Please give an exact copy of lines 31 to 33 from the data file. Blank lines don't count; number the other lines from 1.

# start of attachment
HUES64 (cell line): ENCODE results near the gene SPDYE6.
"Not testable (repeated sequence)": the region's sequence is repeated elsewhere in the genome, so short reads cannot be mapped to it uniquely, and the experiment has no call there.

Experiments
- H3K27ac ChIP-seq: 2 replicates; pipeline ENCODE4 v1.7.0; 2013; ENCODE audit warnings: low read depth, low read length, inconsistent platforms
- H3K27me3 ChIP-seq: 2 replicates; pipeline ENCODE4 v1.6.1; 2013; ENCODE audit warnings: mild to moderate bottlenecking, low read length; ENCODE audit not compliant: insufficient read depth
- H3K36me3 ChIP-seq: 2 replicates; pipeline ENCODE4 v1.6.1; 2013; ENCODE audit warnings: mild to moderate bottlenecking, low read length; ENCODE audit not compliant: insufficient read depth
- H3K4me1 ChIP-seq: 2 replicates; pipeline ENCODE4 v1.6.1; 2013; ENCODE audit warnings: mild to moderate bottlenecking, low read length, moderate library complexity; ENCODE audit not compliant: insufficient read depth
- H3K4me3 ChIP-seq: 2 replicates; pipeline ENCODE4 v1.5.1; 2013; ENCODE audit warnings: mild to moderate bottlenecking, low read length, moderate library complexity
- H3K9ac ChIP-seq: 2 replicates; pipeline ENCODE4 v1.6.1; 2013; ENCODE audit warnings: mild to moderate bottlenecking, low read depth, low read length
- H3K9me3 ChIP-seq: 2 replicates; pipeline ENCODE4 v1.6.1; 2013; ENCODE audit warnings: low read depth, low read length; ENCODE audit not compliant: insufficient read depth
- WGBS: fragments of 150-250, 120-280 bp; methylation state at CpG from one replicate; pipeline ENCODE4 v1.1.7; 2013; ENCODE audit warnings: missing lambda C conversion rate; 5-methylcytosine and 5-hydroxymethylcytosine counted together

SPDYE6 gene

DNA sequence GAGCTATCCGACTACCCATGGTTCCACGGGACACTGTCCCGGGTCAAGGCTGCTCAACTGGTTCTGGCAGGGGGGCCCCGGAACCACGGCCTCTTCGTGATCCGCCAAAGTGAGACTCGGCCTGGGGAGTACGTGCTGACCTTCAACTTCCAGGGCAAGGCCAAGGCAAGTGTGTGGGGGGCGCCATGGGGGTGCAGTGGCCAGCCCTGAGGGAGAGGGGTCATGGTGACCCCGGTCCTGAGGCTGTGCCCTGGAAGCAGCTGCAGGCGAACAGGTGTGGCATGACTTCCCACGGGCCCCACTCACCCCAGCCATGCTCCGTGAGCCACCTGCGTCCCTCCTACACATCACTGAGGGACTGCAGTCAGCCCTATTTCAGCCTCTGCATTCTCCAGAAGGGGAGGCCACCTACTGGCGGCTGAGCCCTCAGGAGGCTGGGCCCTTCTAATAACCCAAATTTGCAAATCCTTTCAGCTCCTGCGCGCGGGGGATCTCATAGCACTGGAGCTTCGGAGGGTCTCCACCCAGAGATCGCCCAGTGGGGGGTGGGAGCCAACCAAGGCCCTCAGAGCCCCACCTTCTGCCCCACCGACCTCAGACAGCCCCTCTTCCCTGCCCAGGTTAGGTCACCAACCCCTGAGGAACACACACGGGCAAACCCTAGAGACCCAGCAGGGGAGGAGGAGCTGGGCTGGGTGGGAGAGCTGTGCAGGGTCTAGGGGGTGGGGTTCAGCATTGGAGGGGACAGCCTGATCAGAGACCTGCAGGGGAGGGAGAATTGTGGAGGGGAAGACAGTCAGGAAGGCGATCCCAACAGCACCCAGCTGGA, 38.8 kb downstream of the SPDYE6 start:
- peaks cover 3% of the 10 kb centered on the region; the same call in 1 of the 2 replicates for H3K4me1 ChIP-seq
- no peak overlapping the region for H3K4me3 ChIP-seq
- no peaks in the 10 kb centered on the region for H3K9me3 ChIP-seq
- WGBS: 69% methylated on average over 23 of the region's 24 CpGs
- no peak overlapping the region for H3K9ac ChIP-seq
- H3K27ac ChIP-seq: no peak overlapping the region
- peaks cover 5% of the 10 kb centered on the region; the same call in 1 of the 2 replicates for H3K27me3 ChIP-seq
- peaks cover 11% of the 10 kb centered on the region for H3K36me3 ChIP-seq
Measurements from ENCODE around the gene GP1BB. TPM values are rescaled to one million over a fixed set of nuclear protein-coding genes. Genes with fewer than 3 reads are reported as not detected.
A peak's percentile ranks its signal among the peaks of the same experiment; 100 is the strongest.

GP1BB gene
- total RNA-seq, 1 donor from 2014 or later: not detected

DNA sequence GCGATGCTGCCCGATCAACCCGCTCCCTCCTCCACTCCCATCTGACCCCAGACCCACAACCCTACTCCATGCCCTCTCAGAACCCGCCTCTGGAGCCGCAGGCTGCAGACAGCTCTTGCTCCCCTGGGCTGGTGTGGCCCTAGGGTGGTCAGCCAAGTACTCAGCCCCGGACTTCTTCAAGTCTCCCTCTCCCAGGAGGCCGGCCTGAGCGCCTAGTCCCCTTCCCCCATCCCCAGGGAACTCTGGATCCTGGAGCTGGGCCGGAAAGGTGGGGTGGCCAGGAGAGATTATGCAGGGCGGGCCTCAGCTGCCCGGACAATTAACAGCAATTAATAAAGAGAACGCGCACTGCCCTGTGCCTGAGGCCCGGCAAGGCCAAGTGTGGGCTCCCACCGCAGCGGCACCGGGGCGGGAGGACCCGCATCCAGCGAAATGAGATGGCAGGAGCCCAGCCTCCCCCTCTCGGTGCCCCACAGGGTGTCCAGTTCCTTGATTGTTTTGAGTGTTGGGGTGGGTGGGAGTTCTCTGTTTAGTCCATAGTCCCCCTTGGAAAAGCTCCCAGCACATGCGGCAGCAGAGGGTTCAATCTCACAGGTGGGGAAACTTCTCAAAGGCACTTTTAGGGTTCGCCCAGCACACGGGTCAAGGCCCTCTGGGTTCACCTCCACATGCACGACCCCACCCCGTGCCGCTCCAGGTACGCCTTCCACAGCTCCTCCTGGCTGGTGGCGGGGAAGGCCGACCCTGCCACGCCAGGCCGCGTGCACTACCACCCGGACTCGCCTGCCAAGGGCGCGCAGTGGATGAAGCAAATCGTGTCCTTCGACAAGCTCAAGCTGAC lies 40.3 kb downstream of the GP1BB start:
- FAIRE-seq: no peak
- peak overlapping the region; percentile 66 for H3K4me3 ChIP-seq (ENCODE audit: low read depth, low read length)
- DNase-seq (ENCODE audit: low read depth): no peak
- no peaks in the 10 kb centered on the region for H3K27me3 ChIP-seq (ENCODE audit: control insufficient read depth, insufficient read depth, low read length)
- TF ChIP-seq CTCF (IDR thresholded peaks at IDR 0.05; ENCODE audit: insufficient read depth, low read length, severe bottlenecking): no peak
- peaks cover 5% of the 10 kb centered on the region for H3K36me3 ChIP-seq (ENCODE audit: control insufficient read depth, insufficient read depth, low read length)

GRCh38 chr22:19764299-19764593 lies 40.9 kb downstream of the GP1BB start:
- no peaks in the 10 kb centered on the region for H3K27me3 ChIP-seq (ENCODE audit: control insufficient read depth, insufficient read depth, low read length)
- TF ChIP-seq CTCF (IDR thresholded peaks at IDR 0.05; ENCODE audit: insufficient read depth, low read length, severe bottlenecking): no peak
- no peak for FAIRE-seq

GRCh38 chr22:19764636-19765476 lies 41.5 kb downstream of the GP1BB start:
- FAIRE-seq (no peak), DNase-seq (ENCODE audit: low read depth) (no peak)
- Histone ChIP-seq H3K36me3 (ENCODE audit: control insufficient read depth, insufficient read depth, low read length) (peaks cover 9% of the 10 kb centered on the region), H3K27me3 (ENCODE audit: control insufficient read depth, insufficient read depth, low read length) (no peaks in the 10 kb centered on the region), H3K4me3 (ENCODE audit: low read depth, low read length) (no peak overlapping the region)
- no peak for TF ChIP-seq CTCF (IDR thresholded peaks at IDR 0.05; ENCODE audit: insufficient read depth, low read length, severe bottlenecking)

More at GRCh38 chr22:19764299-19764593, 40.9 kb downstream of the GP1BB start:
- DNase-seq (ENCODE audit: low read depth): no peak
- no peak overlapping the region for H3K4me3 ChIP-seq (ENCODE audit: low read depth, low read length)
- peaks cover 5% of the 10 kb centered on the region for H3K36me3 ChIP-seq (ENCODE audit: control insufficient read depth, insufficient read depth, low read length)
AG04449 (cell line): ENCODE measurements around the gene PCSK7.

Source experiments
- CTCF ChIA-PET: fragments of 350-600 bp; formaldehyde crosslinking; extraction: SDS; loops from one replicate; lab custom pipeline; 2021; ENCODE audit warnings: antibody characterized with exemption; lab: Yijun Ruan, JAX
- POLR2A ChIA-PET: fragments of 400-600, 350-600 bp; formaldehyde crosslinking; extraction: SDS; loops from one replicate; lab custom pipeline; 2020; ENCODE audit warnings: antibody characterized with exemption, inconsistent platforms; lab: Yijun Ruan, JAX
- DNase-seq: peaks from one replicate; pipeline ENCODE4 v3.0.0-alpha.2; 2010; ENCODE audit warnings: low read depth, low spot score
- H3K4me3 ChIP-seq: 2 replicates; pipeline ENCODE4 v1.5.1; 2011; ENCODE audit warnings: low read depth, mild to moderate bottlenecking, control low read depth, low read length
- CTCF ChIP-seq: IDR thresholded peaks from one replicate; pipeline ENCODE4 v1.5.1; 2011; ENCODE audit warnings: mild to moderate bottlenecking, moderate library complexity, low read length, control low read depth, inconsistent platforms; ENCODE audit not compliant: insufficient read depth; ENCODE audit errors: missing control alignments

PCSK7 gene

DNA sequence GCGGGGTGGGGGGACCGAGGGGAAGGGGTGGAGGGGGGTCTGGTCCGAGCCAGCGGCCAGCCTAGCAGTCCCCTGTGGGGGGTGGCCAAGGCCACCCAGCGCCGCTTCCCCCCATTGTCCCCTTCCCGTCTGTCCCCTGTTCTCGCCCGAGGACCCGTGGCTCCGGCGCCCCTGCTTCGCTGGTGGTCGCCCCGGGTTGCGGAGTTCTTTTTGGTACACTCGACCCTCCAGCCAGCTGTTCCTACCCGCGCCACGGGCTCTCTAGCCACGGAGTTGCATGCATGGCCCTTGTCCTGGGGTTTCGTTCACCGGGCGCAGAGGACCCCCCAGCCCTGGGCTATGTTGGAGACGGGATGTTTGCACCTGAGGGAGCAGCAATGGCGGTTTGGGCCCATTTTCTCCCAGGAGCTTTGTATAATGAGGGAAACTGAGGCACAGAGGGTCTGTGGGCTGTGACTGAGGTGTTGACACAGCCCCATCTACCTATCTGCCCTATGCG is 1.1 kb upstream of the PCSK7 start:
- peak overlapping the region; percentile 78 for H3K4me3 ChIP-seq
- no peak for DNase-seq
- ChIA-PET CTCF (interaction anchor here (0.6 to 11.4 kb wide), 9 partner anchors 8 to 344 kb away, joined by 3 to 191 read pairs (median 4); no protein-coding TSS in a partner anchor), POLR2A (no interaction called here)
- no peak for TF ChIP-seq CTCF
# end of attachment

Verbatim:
- TF ChIP-seq CTCF (IDR thresholded peaks at IDR 0.05; ENCODE audit: insufficient read depth, low read length, severe bottlenecking): no peak
- peaks cover 5% of the 10 kb centered on the region for H3K36me3 ChIP-seq (ENCODE audit: control insufficient read depth, insufficient read depth, low read length)

GRCh38 chr22:19764299-19764593 lies 40.9 kb downstream of the GP1BB start: